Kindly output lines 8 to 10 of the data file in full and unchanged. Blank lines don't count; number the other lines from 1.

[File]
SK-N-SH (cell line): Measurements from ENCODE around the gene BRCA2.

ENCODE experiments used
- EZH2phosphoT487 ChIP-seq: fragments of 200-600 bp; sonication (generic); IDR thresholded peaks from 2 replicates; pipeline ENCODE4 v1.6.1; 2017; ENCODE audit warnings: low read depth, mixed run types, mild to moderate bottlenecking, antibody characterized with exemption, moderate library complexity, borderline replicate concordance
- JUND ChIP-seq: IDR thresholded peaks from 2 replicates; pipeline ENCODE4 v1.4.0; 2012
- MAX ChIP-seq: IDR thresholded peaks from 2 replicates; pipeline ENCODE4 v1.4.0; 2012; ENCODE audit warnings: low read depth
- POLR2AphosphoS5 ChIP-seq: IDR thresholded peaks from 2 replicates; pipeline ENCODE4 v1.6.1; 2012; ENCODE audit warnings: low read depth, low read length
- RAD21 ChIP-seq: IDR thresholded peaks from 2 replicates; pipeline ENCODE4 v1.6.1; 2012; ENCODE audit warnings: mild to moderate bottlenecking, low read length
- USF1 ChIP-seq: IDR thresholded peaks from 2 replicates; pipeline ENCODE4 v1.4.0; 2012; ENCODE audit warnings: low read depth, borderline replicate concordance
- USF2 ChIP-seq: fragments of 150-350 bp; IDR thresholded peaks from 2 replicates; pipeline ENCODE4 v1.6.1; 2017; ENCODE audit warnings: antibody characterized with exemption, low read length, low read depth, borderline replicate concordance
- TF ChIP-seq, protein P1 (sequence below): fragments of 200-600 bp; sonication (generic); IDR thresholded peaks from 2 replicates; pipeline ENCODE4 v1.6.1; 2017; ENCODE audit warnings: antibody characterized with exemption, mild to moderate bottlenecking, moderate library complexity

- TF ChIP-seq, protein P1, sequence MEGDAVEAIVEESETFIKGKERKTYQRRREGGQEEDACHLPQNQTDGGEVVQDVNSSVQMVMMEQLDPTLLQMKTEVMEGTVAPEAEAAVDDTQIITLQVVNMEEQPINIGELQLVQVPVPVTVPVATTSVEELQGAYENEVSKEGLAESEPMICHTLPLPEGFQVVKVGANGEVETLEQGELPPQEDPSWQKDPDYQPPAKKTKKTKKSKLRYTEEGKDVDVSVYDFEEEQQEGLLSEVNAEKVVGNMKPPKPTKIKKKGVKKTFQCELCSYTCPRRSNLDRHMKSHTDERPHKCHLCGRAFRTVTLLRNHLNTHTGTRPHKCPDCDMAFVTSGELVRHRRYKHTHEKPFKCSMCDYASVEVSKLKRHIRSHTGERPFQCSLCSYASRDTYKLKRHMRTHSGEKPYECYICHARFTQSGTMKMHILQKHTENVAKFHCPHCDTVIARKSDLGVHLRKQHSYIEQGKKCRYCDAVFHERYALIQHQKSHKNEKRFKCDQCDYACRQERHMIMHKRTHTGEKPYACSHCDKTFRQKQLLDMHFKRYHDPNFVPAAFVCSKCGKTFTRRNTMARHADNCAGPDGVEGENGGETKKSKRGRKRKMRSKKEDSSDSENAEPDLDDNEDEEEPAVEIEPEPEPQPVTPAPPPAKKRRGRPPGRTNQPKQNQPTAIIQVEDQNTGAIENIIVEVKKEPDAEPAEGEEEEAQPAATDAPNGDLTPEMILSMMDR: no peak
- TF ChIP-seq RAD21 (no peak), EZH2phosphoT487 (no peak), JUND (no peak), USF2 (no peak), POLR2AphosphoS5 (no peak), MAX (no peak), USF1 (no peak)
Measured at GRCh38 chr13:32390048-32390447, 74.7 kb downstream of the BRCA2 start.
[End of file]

- USF1 ChIP-seq: IDR thresholded peaks from 2 replicates; pipeline ENCODE4 v1.4.0; 2012; ENCODE audit warnings: low read depth, borderline replicate concordance
- USF2 ChIP-seq: fragments of 150-350 bp; IDR thresholded peaks from 2 replicates; pipeline ENCODE4 v1.6.1; 2017; ENCODE audit warnings: antibody characterized with exemption, low read length, low read depth, borderline replicate concordance
- TF ChIP-seq, protein P1 (sequence below): fragments of 200-600 bp; sonication (generic); IDR thresholded peaks from 2 replicates; pipeline ENCODE4 v1.6.1; 2017; ENCODE audit warnings: antibody characterized with exemption, mild to moderate bottlenecking, moderate library complexity